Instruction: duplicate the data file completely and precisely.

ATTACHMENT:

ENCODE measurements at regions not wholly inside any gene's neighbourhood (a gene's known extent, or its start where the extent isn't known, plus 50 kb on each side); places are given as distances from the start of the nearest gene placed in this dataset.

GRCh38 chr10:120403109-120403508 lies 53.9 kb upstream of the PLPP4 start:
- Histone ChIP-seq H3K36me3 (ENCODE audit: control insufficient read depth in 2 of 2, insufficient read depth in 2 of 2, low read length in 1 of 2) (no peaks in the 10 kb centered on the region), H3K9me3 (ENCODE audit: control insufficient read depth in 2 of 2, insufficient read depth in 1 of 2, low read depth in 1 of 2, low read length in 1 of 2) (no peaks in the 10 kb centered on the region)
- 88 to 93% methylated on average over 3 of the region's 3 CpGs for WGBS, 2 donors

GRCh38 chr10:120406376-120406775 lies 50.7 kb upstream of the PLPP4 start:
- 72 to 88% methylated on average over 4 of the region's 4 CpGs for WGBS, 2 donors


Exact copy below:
ENCODE measurements at regions not wholly inside any gene's neighbourhood (a gene's known extent, or its start where the extent isn't known, plus 50 kb on each side); places are given as distances from the start of the nearest gene placed in this dataset.

GRCh38 chr10:120403109-120403508 lies 53.9 kb upstream of the PLPP4 start:
- Histone ChIP-seq H3K36me3 (ENCODE audit: control insufficient read depth in 2 of 2, insufficient read depth in 2 of 2, low read length in 1 of 2) (no peaks in the 10 kb centered on the region), H3K9me3 (ENCODE audit: control insufficient read depth in 2 of 2, insufficient read depth in 1 of 2, low read depth in 1 of 2, low read length in 1 of 2) (no peaks in the 10 kb centered on the region)
- 88 to 93% methylated on average over 3 of the region's 3 CpGs for WGBS, 2 donors

GRCh38 chr10:120406376-120406775 lies 50.7 kb upstream of the PLPP4 start:
- 72 to 88% methylated on average over 4 of the region's 4 CpGs for WGBS, 2 donors